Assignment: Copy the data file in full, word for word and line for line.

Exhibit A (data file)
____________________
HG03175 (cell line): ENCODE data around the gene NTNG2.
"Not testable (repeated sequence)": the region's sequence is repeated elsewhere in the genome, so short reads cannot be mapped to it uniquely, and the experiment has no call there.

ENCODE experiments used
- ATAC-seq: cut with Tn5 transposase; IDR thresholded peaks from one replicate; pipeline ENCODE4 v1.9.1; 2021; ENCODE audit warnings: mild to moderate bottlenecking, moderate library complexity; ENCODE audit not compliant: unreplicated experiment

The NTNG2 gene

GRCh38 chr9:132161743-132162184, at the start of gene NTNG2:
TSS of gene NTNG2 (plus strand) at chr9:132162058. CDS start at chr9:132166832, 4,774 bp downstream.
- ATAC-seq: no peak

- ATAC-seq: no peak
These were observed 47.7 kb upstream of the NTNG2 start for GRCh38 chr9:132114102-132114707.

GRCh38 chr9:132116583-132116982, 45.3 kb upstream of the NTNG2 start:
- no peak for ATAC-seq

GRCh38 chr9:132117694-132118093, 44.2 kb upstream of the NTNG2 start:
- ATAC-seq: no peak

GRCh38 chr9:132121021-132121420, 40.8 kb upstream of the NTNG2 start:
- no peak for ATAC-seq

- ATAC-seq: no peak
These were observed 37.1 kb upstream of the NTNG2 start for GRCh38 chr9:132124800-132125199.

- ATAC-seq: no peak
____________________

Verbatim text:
HG03175 (cell line): ENCODE data around the gene NTNG2.
"Not testable (repeated sequence)": the region's sequence is repeated elsewhere in the genome, so short reads cannot be mapped to it uniquely, and the experiment has no call there.

ENCODE experiments used
- ATAC-seq: cut with Tn5 transposase; IDR thresholded peaks from one replicate; pipeline ENCODE4 v1.9.1; 2021; ENCODE audit warnings: mild to moderate bottlenecking, moderate library complexity; ENCODE audit not compliant: unreplicated experiment

The NTNG2 gene

GRCh38 chr9:132161743-132162184, at the start of gene NTNG2:
TSS of gene NTNG2 (plus strand) at chr9:132162058. CDS start at chr9:132166832, 4,774 bp downstream.
- ATAC-seq: no peak

- ATAC-seq: no peak
These were observed 47.7 kb upstream of the NTNG2 start for GRCh38 chr9:132114102-132114707.

GRCh38 chr9:132116583-132116982, 45.3 kb upstream of the NTNG2 start:
- no peak for ATAC-seq

GRCh38 chr9:132117694-132118093, 44.2 kb upstream of the NTNG2 start:
- ATAC-seq: no peak

GRCh38 chr9:132121021-132121420, 40.8 kb upstream of the NTNG2 start:
- no peak for ATAC-seq

- ATAC-seq: no peak
These were observed 37.1 kb upstream of the NTNG2 start for GRCh38 chr9:132124800-132125199.

- ATAC-seq: no peak